Rangers’ aren’t helping themselves by limiting Filip Chytil


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There has been a suitable amount of angst expended on the ice time that has been awarded to the Rangers’ pingpong-ball twins, Alexis Lafreniere and Kaapo Kakko, both lodged in support roles without significant power-play work through their young careers.

But obscured to a large degree is that Filip Chytil, the erstwhile Kid Line component who has taken the greatest strides and has produced the most this season, has been straitjacketed into a third-line slot in which his ice time has been unjustly limited.

I get the concept of competing interests, that this team’s and this coach’s mission is to make the playoffs and not act as a development program even as the kids require room to grow. But playing the young guys can at times satisfy both agendas. This is one of those instances.

Giving Chytil — who went to the net to poke home the 3-3 tying goal at 13:35 of the third period in Tuesday’s exhilarating 4-3 shootout victory at the Garden over the Wild — more ice time and more responsibility fulfills both agendas. It makes the Rangers better today and allows for the prospect of much better tomorrows.

Chytil got 16:43 of ice in this one, opening between Lafreniere and Jimmy Vesey, then skating on units that on different shifts included Kakko or Barclay Goodrow after the Blueshirts lost Chris Kreider to an upper-body injury midway through the third period. He had jump. He made plays.

Filip Chytil fights through traffic to score the Rangers’ second goal in their 4-3 win over the Wild.
Charles Wenzelberg / New York Post

And he was irrepressible on that game-tying shift on which he, linemates Vesey and Goodrow and defensemen Adam Fox and K’Andre Miller kept the puck low, grinded, created scoring chances and finally capitalized after Fox put the puck in front rather than going for a wraparound.

“It felt good, it felt good,” said No. 72. “When you have the puck and you’re shooting, you’re creating chances for not just yourself but you’re creating rebounds for your teammates and that’s what we had the whole shift.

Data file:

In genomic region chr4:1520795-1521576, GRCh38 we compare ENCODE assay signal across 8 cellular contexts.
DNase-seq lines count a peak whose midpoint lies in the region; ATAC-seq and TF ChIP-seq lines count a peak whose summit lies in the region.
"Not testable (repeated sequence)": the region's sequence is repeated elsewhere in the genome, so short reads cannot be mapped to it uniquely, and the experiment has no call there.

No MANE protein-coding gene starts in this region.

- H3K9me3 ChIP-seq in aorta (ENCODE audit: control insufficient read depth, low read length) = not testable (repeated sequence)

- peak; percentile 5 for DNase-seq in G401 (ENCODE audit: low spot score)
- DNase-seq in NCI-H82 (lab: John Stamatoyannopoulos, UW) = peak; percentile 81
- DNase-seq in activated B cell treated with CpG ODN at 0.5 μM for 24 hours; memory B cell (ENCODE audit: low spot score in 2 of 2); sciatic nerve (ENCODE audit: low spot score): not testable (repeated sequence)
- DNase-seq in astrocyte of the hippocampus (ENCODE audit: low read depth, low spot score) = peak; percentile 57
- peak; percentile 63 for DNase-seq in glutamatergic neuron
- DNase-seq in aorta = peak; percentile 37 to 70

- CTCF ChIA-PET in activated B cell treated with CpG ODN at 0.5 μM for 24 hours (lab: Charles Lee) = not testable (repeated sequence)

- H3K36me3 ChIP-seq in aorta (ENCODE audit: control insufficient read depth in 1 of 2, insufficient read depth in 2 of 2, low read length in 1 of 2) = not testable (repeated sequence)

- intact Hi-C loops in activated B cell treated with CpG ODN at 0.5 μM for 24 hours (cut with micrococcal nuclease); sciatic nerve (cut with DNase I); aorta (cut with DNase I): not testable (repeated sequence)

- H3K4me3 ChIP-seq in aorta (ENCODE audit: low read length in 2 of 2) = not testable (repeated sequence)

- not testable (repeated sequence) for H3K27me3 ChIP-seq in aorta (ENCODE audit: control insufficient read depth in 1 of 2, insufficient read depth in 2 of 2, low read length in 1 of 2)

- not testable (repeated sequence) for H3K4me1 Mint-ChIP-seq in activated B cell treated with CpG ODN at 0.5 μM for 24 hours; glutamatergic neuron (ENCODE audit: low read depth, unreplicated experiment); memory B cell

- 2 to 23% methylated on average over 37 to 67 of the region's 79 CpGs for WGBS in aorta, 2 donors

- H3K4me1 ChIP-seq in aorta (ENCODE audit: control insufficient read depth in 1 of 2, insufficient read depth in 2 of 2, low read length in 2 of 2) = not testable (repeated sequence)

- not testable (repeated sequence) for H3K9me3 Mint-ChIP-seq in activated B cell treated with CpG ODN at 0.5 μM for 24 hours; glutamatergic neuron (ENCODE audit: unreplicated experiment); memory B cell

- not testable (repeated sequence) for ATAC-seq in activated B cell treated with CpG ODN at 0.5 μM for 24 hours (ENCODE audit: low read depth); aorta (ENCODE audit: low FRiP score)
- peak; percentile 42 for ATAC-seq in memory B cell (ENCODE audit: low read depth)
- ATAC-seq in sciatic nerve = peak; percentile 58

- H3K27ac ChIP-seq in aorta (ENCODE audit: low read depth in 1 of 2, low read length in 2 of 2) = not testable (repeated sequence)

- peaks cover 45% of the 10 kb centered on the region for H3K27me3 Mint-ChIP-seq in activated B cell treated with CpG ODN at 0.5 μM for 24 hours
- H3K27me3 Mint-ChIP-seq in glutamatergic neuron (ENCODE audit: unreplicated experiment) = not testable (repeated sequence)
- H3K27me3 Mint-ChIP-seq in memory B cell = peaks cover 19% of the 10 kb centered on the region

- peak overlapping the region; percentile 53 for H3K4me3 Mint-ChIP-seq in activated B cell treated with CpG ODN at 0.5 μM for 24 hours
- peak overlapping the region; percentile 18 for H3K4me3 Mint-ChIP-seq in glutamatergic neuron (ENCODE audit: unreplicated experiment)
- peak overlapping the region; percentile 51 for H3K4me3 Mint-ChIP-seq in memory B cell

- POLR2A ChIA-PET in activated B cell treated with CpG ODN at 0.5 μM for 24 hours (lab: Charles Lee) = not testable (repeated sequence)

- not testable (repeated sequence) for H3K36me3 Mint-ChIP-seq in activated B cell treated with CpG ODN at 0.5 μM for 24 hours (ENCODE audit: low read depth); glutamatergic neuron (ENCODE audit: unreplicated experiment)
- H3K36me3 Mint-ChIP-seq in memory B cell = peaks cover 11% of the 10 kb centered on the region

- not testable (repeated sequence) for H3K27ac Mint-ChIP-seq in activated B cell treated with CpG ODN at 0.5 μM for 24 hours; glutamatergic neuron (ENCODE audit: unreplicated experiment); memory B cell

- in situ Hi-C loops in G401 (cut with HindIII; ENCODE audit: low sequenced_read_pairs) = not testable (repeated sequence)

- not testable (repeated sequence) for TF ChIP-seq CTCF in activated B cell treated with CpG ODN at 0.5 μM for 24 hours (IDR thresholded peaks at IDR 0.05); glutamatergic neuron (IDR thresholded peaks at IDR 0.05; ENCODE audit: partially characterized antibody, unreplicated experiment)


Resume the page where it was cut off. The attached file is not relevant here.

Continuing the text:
“And then Foxy made a good play and I just jumped to the blue paint. I’m happy I got the goal.”

The goal was Chytil’s 12th, which is two shy of his personal-best that he achieved in 2019-20. Last year, he scored eight. Moreover, Chytil’s 1.17 goals per 60:00 at five-on-five leads the Rangers among players with at least 300 minutes.

And that has been accomplished by being short-shifted most of the season playing behind minutes-eaters Mika Zibanejad and Vincent Trocheck. Chytil has gotten only six games to work with Artemi Panarin, with head coach Gerard Gallant believing that his “perfect lines” include the combination of Panarin and Trocheck.

At the start of the week, 400 forwards had played at least 20 games. Trocheck ranked 37th in even-strength minutes, Zibanejad 69th and Chytil 191st. Including special teams, Zibanejad ranked 10th in overall minutes by forwards, Trocheck 27th and Chytil … 247th.

Two-hundred-forty-seventh out of 400 for the Rangers’ brightest young star up front who, by the way, is a pending restricted free agent due for a hefty increase over his current AAV of $2.3 million and is only two seasons away from unrestricted free agency.

It is difficult to imagine the 23-year-old, 21st-overall selection of the 2017 entry draft signing on long term if stuck in a third-line role in which he gets scant power-play time.

Rangers' Filip Chytil
The Rangers’ Filip Chytil
Getty Images

It is impossible to endorse an approach under which the Rangers may never find out what Chytil can do before it becomes too late. The Blueshirts are 12-2-2 over their last 16 games, so Gallant is likely loath to switch things up, but this is the exactly the time to elevate Chytil into a second-line spot with Panarin on his left. If there are worries about the defensive side of the puck, Goodrow or Vesey can play the right side while Trocheck and Vitali Kravtsov shift down to skate with Lafreniere.

Chytil continues to make progress. Yes, he is 23, but he is in his fifth full season. Or, as he told me after this wildly entertaining match in which the Rangers unleashed 33 shot attempts in the second period, “It’s not my first week in the NHL.”

The center out of the Czech Republic recently went through a couple of down games in which he suffered from a stomach virus. He is recovering well.

“It’s not like you can be good after one day, but I did the hard work and had the right mindset,” he said. “That means, even when things don’t go your way, stick with it and play the same game.

“I’m smarter now. I should be. I have experience. And I’ve been watching and talking to Mika and learning from him and our older players for six years.”

There are strides to go, strides that Chytil can take. The Rangers should accelerate the growth by giving him an extended look with Panarin on the second unit.

That would be good for today and perhaps even better for tomorrow. Win-win for the victorious Rangers.

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